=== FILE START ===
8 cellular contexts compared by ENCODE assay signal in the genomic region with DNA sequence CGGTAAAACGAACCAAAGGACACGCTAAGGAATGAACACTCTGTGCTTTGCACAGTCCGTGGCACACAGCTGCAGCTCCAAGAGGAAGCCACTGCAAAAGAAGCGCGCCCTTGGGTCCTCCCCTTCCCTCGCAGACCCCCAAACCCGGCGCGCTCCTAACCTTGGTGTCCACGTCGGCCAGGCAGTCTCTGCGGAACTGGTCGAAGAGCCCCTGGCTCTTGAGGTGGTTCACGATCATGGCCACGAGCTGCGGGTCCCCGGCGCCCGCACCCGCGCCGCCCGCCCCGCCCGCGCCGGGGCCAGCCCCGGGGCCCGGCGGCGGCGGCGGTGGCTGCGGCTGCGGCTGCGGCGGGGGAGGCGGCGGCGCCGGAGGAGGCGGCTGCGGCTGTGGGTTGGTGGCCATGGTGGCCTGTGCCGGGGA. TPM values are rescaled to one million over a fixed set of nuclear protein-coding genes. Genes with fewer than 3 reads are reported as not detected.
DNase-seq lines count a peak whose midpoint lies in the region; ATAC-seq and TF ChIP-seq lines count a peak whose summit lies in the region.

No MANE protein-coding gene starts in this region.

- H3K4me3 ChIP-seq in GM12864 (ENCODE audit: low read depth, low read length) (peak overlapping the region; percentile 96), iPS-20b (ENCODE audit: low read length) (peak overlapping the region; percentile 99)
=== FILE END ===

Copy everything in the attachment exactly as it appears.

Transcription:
8 cellular contexts compared by ENCODE assay signal in the genomic region with DNA sequence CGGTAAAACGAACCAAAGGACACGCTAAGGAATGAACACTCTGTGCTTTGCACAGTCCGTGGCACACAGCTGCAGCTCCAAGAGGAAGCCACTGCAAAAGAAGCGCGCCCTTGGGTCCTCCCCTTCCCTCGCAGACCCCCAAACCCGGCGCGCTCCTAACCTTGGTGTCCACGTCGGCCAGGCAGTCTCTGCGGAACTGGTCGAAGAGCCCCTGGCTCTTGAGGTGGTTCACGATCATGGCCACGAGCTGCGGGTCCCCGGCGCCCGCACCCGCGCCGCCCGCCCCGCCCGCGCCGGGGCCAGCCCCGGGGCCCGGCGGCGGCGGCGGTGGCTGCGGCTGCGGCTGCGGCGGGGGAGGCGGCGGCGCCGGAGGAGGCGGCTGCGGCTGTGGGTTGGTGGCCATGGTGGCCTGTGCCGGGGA. TPM values are rescaled to one million over a fixed set of nuclear protein-coding genes. Genes with fewer than 3 reads are reported as not detected.
DNase-seq lines count a peak whose midpoint lies in the region; ATAC-seq and TF ChIP-seq lines count a peak whose summit lies in the region.

No MANE protein-coding gene starts in this region.

- H3K4me3 ChIP-seq in GM12864 (ENCODE audit: low read depth, low read length) (peak overlapping the region; percentile 96), iPS-20b (ENCODE audit: low read length) (peak overlapping the region; percentile 99)